Playing with Words

Recently, I had the good luck to find some of my ex-lecturer’s art pieces exhibited at the KLCC Galeri Petronas. He paints over pictures cut from magazines. I saw four of his pieces there – dark paint over blurred magazine cutouts of people.
But whoever the curator was, he or she needed Strunk and White’s 1918 classic on how to write simple, clear and understandable English. Because the introduction to the work was convoluted and pompous. Whoever wrote such an introduction clearly wanted to seem more high-brow and knowledgeable than she or he really was. If I hadn’t seen my lecturer’s work before, I wouldn’t have known an iota of what the introduction was about.
That’s the same with Doctors and Lawyers I presume. Why we go to them and get them to help us is because medical and legal terms are so confusing…or are they? I believe there’s a simple explanation why all the nonsense is needed. Otherwise, who’d give two hoots about docs and lawyers if it took one sentence to convey what the 15-pages said in a roundabout way? Sometimes, what is said in some long, officious and obsolete words can be mighty powerful and scare everyone into taking their medicines or pay up or be sued.
Which brings me to the same rubbish spewed in the Corporate World. Everyone’s ‘leveraging’ something or other. Everyone’s streamlining some bloody efficiency or committed to your success. Or having a fantabulous vision and mission statement which 99.9% of the company’s staff can’t even read or pronounce. What it does: makes everyone look and feel grander than the janitor. What it REALLY does: confuse the socks off all employees. (Trust me, I know what I’m talking about. I was in Corporate Communications. I know just the type of wheeling and dealing which goes on inside big corporations.)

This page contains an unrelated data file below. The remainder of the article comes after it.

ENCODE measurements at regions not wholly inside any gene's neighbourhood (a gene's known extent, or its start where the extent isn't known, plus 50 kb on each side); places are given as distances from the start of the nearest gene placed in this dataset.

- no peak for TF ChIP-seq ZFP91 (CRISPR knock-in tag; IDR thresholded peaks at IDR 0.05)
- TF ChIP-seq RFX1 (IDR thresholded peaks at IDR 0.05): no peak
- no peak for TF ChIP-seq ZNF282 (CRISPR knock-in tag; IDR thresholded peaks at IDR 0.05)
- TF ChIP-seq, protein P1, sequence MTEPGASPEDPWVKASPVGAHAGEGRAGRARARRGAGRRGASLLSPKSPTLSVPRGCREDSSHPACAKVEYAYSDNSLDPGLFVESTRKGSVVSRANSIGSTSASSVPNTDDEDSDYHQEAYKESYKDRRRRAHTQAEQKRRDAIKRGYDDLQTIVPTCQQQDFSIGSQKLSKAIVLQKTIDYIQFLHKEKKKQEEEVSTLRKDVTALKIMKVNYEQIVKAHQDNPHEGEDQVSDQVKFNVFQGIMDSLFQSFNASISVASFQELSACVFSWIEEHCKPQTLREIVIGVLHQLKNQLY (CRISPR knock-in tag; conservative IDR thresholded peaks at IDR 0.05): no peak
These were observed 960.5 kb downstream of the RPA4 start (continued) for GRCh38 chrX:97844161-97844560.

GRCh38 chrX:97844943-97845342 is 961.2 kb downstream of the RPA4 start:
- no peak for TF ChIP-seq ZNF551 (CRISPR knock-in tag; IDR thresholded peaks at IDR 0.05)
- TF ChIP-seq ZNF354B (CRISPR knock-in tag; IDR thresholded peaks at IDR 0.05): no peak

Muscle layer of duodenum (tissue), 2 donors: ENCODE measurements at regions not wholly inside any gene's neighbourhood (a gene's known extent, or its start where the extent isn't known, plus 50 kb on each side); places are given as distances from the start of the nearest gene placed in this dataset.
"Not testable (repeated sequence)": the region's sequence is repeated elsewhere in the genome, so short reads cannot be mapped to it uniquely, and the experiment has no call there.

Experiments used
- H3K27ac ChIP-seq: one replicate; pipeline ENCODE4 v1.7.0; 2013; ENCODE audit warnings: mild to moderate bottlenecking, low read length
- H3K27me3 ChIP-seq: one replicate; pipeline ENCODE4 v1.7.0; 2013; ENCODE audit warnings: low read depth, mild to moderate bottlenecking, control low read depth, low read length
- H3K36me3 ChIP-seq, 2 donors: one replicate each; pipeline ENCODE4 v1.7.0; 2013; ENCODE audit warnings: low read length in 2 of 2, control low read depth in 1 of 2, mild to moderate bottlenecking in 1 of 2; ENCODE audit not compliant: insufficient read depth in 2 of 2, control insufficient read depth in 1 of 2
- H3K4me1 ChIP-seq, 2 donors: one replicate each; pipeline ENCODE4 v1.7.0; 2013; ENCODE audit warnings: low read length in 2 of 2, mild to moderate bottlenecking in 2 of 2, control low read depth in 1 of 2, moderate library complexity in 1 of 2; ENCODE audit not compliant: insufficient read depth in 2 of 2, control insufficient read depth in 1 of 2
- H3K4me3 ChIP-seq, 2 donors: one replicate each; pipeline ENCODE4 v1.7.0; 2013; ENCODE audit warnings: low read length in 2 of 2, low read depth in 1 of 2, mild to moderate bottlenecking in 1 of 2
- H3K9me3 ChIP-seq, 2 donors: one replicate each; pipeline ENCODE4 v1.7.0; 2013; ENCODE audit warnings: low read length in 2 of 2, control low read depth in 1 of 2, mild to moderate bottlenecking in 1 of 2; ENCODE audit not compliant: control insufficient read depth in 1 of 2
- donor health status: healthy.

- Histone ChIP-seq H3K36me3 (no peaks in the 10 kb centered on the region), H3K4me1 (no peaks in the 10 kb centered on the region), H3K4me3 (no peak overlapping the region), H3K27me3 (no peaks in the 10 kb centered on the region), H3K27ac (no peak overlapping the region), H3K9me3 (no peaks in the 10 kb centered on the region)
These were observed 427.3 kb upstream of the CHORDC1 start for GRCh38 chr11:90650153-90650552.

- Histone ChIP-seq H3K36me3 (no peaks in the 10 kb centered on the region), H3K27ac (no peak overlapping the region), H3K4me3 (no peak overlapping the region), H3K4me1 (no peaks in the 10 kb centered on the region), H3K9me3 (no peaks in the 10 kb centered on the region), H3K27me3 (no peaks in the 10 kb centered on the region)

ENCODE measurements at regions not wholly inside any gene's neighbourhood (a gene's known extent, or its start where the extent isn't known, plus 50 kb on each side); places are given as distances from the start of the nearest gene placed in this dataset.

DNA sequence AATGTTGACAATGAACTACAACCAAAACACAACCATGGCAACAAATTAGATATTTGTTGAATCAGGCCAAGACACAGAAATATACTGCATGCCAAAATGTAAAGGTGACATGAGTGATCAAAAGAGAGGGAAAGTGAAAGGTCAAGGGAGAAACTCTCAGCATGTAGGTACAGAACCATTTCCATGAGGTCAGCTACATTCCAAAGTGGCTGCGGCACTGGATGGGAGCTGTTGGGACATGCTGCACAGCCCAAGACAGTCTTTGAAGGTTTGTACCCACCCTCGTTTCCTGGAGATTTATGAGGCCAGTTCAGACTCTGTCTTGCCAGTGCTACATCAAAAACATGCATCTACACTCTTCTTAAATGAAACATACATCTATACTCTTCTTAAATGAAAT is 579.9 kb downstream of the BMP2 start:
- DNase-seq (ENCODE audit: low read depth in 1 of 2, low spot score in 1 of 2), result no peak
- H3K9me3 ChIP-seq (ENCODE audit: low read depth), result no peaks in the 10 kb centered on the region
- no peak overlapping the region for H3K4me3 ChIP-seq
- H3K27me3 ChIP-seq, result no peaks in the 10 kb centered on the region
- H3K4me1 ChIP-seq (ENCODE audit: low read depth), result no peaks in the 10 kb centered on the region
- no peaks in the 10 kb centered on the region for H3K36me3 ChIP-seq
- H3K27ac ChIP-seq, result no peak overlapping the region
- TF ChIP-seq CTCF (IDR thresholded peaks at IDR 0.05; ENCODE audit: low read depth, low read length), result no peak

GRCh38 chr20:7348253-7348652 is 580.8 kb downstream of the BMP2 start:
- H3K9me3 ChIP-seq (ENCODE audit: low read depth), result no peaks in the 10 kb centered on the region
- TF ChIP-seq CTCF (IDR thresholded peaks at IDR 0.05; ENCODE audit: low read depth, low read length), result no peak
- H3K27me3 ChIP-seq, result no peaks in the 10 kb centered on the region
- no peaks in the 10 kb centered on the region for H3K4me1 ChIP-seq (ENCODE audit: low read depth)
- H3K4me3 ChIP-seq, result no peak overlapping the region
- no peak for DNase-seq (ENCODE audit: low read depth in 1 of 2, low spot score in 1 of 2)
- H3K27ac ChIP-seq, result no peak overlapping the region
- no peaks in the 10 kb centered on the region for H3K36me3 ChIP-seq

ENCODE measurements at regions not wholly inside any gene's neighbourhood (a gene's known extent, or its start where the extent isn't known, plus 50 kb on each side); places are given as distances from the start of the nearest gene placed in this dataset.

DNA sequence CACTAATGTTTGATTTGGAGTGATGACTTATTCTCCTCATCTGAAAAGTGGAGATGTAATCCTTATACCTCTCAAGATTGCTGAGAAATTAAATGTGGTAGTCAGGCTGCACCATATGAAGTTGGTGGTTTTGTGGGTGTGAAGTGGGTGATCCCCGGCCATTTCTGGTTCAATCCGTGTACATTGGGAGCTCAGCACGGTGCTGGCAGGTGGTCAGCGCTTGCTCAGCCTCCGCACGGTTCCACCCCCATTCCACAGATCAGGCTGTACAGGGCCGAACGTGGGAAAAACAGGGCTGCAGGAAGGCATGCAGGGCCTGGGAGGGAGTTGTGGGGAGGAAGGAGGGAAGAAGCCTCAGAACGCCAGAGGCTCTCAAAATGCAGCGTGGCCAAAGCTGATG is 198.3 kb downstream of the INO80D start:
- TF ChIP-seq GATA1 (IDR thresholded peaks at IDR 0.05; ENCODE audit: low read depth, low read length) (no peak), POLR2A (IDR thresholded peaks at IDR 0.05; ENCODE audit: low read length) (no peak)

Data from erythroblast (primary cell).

Why do people need to puff and pad themselves up by saying things which can be said simply and economically?
Why can’t they just come right out and say the things that really mean something instead of hiding behind some jargon?
What the heck is ‘novation’ anyway? My aunt asked me this last week and I told her I didn’t know. (She works in the Purchasing Dept of a multinational company which has been bought, merged, etc. so many times that no one really knows what’s left anymore.)
Why do people always want to confuse each other with big words and even bigger personalities?
What we’re doing is playing with words to transform ourselves into what we think we ought to pretend to become, rather than be satisfied being who we are, now.
Don’t forget, it is easy to be complicated. It’s so much tougher to be simple.
PS: Novation is a legal term meaning replacement. Now why can’t someone please say that in a contract instead of ‘novation’?
PPS: Get Strunk and White’s “The Elements of Style” for free at

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